Now more than ever, CEOs need to learn good leadership

In this time of upheaval, we need good leaders more than ever.

For the first time in American history, we have a president who ran for office largely on the strength of his business acumen. What America needs right now, Donald Trump argued, is not another politician but a seasoned CEO who knows how to run a smooth operation. America agreed, and soon approaching a year since the election, is as good a time as any to ask ourselves just what we expect a good CEO to do.

It wasn’t always a question I thought I’d be in the position to answer. I emigrated to New York from my native Ireland with no money and no prospects, and I made ends meet by working in a variety of manual jobs. I worked hard and got lucky, and eventually made my way from the docks to the corner office of New York State’s largest private employer. But no matter my position on the corporate ladder, one question continued to preoccupy me at every turn: the question of leadership.

When you run an organization of more than 62,000 people, as I now have the privilege of doing, leadership may seem like an amorphous, almost theoretical question. It’s easy for a CEO to feel like he or she needs to do little but worry about the big picture stuff. But having observed men and women who’ve successfully led companies, organizations and even nations, I’ve come away with a few insights on things they all do that make all the difference in the world.

First, great leaders proactively set the vision and culture of their organization, and communicate their goals and expectations clearly and effectively. And, since no objective is more critical to success, the time to start doing this is at the very beginning.

For the past 15 years that I have been CEO, I’ve started off every Monday in the exact same way: with a three-hour meeting with new employees. We hire more than 150 of them each week, and whether they’re custodians in charge of keeping the bathrooms clean or senior executives managing millions of dollars, they all start out by meeting with me, hearing about the collective vision for the organization, and having an opportunity to share their own ideas, observations and concerns. This kind of hands-on approach may strike some managers as needlessly time-consuming, and a poor use of a chief executive’s valuable time, but the moment we fail to set a common vision, we also lose with it the capacity to truly come together as a team.

And that’s a tragedy, because being part of a team is a fundamental human need. Ask people what it is that makes them truly happy about their jobs, and they may talk about their compensation or their benefits, but, more likely, they’ll say that they love coming in to work every day and doing something meaningful, something that makes them proud. Employees don’t just want to work for a company – they want to belong to something.

Each Monday, Michael Dowling hosts more than 150 new employees at Beginnings.

To that end, it’s well-worth the investment in giving employees precisely that feeling. The vision of the ultimate CEO as a cold and calculating cost-cutter who cares about nothing but bottom lines is deeply outdated. The only way to succeed in a complex global economy — in which everything from the products and services we provide to our ability to reach new and diverse markets is rapidly changing — is to have leaders who are as emotionally savvy as they are intellectually sharp. Such a passionate and attentive outlook doesn’t come naturally to many of us, but — thankfully — it can be taught. To this end, our company decided to invest in creating the Center for Learning and Innovation, an in-house corporate university that teaches life-long learning skills to people at all levels of the organization, including how to get better at listening, empathizing and inspiring their teams. It took a considerable investment, but I’m happy to say it has proven tremendously effective in nurturing a much more fertile and nurturing work environment.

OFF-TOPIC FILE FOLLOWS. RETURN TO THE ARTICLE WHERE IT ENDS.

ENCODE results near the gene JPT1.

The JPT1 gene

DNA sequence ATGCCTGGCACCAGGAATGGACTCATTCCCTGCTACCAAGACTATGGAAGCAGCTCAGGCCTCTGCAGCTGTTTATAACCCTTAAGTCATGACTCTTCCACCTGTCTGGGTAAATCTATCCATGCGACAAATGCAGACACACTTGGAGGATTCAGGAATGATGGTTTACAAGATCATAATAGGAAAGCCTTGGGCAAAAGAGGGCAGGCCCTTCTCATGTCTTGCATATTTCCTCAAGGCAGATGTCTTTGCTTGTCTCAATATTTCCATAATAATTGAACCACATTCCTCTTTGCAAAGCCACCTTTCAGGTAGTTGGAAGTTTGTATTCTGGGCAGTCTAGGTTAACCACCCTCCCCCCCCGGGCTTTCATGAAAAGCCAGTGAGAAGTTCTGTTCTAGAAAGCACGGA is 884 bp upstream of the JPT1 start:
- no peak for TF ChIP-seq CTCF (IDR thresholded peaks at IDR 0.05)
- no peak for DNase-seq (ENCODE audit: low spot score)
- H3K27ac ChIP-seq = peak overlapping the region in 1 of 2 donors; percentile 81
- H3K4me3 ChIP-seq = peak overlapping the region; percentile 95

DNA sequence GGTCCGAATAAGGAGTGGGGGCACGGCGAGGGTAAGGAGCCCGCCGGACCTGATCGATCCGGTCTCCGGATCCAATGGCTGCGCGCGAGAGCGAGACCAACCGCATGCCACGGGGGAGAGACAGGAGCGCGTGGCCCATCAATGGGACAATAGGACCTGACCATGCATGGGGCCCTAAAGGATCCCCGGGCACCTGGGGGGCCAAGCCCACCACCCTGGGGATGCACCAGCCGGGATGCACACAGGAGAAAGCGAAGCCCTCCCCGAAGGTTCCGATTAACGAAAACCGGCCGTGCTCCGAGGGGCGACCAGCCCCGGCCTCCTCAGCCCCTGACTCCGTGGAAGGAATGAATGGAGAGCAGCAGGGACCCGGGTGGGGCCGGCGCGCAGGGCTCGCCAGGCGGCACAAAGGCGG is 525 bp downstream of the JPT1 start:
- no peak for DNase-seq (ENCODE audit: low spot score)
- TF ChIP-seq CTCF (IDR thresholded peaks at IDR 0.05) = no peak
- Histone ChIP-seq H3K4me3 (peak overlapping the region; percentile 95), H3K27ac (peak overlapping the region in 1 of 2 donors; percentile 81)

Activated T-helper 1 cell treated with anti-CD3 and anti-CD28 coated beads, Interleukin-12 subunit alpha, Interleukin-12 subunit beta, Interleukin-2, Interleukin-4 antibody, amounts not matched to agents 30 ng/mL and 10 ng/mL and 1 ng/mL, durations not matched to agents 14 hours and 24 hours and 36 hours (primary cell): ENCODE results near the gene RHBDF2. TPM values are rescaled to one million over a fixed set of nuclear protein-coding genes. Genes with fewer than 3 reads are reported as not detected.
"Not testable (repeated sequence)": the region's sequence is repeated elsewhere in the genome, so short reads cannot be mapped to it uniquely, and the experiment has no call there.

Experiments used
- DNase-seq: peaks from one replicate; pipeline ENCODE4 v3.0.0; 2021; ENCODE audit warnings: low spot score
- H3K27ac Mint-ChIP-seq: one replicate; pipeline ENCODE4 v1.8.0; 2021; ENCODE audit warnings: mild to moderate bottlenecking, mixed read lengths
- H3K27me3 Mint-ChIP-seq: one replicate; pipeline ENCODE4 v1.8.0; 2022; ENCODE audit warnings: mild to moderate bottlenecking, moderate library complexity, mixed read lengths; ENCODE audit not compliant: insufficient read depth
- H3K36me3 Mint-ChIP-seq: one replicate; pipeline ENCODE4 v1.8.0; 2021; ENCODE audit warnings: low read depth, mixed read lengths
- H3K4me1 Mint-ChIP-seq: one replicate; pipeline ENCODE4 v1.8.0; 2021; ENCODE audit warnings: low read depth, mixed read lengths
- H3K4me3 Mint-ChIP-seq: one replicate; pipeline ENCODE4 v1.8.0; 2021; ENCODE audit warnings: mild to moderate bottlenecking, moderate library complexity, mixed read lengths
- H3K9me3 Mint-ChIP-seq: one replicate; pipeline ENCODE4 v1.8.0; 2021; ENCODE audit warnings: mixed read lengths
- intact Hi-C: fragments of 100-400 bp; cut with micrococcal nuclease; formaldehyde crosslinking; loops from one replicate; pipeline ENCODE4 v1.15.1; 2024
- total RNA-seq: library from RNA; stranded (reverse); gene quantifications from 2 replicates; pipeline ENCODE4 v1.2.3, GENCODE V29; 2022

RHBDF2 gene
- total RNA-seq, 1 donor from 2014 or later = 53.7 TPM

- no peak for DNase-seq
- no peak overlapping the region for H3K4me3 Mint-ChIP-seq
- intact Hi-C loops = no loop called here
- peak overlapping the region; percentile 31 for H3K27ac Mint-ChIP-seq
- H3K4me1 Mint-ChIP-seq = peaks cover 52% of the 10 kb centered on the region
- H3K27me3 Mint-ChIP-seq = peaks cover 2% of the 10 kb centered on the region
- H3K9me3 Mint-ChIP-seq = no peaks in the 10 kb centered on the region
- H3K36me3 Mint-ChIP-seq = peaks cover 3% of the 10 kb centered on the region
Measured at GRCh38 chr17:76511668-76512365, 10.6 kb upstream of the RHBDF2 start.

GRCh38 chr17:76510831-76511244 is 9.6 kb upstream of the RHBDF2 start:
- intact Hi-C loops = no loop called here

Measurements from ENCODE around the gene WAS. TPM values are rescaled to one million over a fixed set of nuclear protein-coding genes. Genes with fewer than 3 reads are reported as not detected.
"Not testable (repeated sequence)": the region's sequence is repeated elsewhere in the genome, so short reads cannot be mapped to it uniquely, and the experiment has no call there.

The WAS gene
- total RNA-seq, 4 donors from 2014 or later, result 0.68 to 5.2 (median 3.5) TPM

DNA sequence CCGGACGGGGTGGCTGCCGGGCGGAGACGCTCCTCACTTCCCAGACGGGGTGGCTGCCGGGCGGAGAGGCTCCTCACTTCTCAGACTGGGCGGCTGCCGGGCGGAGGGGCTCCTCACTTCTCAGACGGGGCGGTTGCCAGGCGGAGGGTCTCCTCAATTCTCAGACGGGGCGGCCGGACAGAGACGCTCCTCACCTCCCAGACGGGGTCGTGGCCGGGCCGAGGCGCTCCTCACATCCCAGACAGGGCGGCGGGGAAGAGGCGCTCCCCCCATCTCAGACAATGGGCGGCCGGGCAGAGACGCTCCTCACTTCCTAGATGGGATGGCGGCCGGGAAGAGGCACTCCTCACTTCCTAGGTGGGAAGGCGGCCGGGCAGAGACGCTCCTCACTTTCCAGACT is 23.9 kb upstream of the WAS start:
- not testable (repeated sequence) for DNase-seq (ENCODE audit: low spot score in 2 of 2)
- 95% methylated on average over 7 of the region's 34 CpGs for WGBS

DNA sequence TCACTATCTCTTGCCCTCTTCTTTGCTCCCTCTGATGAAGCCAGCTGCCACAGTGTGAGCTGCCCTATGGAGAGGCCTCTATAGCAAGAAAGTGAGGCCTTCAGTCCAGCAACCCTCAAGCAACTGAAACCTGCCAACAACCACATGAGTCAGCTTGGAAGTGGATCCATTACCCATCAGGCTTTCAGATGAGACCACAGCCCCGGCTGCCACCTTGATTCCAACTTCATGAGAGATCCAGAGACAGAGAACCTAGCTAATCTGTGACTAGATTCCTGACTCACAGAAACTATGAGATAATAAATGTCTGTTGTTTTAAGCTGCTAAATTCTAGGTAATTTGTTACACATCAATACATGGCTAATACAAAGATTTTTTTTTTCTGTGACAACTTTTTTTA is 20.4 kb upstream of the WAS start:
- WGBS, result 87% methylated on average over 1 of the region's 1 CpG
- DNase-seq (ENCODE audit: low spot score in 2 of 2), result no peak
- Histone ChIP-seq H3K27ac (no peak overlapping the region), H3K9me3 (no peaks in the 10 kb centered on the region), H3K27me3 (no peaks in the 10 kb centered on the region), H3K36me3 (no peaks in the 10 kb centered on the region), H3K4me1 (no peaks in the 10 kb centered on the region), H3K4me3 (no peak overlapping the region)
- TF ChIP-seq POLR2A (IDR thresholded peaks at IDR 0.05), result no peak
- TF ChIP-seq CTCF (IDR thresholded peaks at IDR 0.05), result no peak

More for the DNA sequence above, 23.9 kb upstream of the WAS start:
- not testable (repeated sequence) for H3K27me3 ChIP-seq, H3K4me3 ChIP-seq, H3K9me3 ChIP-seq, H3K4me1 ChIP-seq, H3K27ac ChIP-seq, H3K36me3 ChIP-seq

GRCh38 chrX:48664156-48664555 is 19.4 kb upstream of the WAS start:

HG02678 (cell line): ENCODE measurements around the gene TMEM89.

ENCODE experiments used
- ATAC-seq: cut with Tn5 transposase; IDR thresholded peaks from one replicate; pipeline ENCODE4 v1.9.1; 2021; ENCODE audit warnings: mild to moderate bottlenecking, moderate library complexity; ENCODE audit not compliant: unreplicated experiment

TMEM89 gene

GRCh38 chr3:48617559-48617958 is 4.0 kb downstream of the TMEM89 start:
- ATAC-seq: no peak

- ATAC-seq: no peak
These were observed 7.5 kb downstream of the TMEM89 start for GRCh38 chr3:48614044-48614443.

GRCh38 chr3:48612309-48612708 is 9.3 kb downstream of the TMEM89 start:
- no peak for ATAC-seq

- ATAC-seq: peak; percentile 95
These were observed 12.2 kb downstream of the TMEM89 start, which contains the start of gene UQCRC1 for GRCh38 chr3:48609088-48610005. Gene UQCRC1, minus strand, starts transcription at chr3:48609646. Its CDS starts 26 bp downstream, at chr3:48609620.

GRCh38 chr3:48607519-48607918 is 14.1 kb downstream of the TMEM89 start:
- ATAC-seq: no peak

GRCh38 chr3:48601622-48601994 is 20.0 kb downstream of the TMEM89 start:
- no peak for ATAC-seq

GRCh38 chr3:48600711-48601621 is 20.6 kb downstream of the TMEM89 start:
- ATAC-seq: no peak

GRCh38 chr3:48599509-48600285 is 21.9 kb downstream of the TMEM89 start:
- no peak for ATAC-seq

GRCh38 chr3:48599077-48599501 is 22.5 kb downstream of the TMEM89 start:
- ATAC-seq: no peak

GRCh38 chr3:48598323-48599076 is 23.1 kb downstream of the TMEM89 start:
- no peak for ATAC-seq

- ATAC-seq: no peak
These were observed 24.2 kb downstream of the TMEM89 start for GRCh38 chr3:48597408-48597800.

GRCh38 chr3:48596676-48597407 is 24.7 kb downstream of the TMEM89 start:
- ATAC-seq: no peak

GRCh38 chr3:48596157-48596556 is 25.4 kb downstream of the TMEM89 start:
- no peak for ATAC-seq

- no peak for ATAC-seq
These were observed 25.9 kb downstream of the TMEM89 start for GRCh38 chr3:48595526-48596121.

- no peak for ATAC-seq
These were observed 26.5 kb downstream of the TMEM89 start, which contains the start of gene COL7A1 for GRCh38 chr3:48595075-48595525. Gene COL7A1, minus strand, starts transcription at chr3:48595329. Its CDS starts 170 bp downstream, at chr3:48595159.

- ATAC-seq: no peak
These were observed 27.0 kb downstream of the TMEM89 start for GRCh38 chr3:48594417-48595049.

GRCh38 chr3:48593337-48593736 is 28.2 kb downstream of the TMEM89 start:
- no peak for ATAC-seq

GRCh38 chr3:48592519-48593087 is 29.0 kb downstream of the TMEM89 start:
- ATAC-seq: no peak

Finally, there’s the matter of change. All good leaders, to some extent, are expected to take their organizations through a transformation of one sort or another. Politicians understand this best, which is why they always promise to be the candidate of change. But as great leaders know, once you start implementing change, you run into what experts call the "change paradox," namely how to evolve for a better future while keeping the here and now as stable as possible. This is an immensely complex question, but one simple answer is this: because we are all human, and because change, by definition, may lead to mistrust, we would be well-advised not to challenge the status-quo unless we’re certain that the change we’re about to implement is sustainable over time. By first creating and reinforcing a common culture and investing in leadership, we are able to face the change paradox head on — when we truly understand our environment, know its pressures and appreciate its opportunities, we put ourselves in a position to decide how to make it even better.

In this time of upheaval, with so many of our notions and our traditions — economic, political, cultural — challenged and repealed, we need good leaders more than ever. If the men and women fortunate enough to shoulder the burdens of directing not only our government but also our corporations and our institutions speak clearly and listen intently, if they constantly hone the great craft of empathy, and if they strive for change while always remembering that change isn’t something to be taken lightly or practiced irresponsibly, we will all thrive.

This op-ed originally appeared in Thrive Global.